Using Dig tool for DNS lookups and Nameserver query

Using Dig tool for DNS lookups and Nameserver query

Dig tool in linux has become so important tool for querying dns servers and
fixing many dns related issues. I will show the easy way to use dig tool for
complex dns queries.

Lookup DNS Nameservers

Let us see what nameservers (NS records) are availale for the domain google.com.
The additional section automatically maps the corresponding NS records to their
IP address.

dig google.com NS

; <<>> DiG 9.2.4 <<>> google.com NS
;; global options: printcmd
;; Got answer:
;; ->>HEADER<<- opcode: QUERY, status: NOERROR, id: 31521
;; flags: qr rd ra; QUERY: 1, ANSWER: 4, AUTHORITY: 0, ADDITIONAL: 4

;; QUESTION SECTION:
;google.com. IN NS

;; ANSWER SECTION:
google.com. 33347 IN NS ns3.google.com.
google.com. 33347 IN NS ns4.google.com.
google.com. 33347 IN NS ns2.google.com.
google.com. 33347 IN NS ns1.google.com.

;; ADDITIONAL SECTION:
ns1.google.com. 287232 IN A 216.239.32.10
ns2.google.com. 287232 IN A 216.239.34.10
ns3.google.com. 287232 IN A 216.239.36.10
ns4.google.com. 287232 IN A 216.239.38.10

;; Query time: 3 msec
;; SERVER: xxx
;; WHEN: Wed Sep 23 07:39:23 2009
;; MSG SIZE rcvd: 164

Check DNS Recursion (Open DNS Server)

Any nameserver which answers to recursive queries are normally called open
dns server. Answering to recursive queries is a big SECURITY RISK if you are
running your own dns server and can cause lot of load on your dns.. The only
exception are ISPs who are required to run their DNS servers respond to recursive
queries to their clients.

To explain this easily, suppose you are in a host running your dns server hosted
locally to resolve google.com and it does resolving. What if an outside r sends
a dns query to resolve facebook.com and other domains? This is why it is called
‘open’ which means anybody can use your server to perform lookups.

This dig command will check the ns1.google.com whether it performs any recursive
query for outside domains.

dig @ns1.google.com example.com

; <<>> DiG 9.3.4-P1 <<>> @ns1.google.com example.com
; (1 server found)
;; global options: printcmd
;; Got answer:
;; ->>HEADER<<- opcode: QUERY, status: REFUSED, id: 29850
;; flags: qr rd; QUERY: 1, ANSWER: 0, AUTHORITY: 0, ADDITIONAL: 0

;; QUESTION SECTION:
;example.com. IN A

;; Query time: 89 msec
;; SERVER: xxxxx
;; WHEN: Wed Sep 23 13:52:05 2009
;; MSG SIZE rcvd: 29

If you carefully observe the output, there is NO answer section showing the
IP address of example.com. This means the nameserver we asked is not open dns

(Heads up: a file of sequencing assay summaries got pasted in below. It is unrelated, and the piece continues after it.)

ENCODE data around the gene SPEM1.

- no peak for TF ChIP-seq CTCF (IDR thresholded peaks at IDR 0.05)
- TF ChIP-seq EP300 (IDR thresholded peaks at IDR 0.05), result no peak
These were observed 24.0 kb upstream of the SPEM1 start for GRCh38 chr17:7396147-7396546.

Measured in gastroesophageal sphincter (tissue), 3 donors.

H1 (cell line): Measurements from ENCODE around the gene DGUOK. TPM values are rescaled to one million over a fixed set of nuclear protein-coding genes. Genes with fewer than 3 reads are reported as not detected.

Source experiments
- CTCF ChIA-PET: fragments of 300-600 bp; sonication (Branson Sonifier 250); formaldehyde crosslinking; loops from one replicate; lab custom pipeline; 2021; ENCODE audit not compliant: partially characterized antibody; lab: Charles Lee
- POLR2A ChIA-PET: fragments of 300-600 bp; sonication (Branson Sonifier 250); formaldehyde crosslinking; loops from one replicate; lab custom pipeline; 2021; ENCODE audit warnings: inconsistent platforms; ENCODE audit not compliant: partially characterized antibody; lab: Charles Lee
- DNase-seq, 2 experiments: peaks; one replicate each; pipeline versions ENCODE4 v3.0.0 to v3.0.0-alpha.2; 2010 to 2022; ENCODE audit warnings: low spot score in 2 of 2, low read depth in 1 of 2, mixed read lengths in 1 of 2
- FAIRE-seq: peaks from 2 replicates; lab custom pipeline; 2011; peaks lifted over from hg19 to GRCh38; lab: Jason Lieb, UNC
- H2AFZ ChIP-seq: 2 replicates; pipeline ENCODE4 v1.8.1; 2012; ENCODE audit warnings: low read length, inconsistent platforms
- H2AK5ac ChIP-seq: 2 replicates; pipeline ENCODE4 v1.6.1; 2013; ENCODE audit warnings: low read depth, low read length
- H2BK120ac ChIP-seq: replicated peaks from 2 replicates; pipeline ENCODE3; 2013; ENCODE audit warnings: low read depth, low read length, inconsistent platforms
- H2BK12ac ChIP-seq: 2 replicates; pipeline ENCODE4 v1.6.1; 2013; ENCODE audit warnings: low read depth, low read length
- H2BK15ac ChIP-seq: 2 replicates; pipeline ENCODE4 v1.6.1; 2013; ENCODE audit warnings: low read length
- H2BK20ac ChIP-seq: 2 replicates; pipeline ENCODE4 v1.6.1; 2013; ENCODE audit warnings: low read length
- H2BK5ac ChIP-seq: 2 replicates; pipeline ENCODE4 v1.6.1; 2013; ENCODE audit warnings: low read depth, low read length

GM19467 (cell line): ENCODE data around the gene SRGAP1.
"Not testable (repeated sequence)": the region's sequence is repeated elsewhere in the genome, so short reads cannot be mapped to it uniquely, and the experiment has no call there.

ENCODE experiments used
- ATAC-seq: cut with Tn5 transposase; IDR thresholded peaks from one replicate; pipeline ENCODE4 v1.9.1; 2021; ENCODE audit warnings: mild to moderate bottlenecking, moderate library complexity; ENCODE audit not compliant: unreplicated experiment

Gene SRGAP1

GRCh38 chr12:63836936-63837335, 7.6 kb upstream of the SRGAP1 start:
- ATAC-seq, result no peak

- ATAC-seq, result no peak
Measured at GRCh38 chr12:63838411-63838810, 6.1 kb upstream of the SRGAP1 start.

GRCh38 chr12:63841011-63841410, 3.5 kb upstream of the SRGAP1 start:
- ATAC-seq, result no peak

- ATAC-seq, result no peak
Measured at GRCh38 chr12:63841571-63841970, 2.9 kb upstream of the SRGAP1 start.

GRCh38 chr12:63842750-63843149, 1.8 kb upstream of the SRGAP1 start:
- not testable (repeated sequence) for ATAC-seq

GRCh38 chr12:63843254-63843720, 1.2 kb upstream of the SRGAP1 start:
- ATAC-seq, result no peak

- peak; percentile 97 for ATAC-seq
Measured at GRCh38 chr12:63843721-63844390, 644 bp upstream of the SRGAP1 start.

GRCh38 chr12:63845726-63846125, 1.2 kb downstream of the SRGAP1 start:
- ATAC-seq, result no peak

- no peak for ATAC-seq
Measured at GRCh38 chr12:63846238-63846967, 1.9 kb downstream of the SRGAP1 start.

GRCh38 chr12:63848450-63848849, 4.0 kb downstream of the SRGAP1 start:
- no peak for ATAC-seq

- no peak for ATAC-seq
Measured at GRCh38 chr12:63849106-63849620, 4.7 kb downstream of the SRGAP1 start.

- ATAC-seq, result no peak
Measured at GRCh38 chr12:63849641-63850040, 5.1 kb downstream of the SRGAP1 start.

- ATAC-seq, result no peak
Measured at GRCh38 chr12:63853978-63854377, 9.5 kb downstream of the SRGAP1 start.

server. You should also check all of your NS servers to see whether it responds
to recursive queries. Refer to this article on securing
dns server

Checking Authoritative Nameservers

Any nameserver of a domain must give Authoritative answer (means zone information)
for the domain. If you do not get authoritative answer, this means the name
server does not have zone information for the domain (called lame delegation).
A simpleway to put non-authoritative answer is…you are asking the name server of ns1.google.com for NS records of domain example.com, instead of asking ns1.example.com. There
is no way you can get this.

dig @ns1.google.com google.com NS

; <<>> DiG 9.3.4-P1 <<>> @ns1.google.com google.com
; (1 server found)
;; global options: printcmd
;; Got answer:
;; ->>HEADER<<- opcode: QUERY, status: NOERROR, id: 23404
;; flags: qr aa rd; QUERY: 1, ANSWER: 3, AUTHORITY: 0, ADDITIONAL: 0

;; QUESTION SECTION:
;google.com. IN A

;; ANSWER SECTION:
google.com. 300 IN A 74.125.45.100
google.com. 300 IN A 74.125.127.100
google.com. 300 IN A 74.125.67.100

;; Query time: 90 msec
;; SERVER: xxxx
;; WHEN: Wed Sep 23 14:02:34 2009
;; MSG SIZE rcvd: 76

To check for authoritative answer, all you have to do is check the AA flag
in header,

flags: qr aa rd

which means the nameserver has answered authoritatively for the domain google.com.

Lookup Parent Nameservers

The whole dns lookup would never make sense if your nameservers doesnt show
up on parent nameservers (or root servers). When a person types your domain
in browser, the resolver of ISP looks for IP address (A record) in its cache
and if not there it would ask the root servers and through process of recursion
and referring to other dns servers the domain is resolved and IP address returned
to users browser. So if your nameservers doesnt show up on root servers (through
whois update from your domain registrar), no one would be able to find your
site. Refer to a list of root servers and their IPs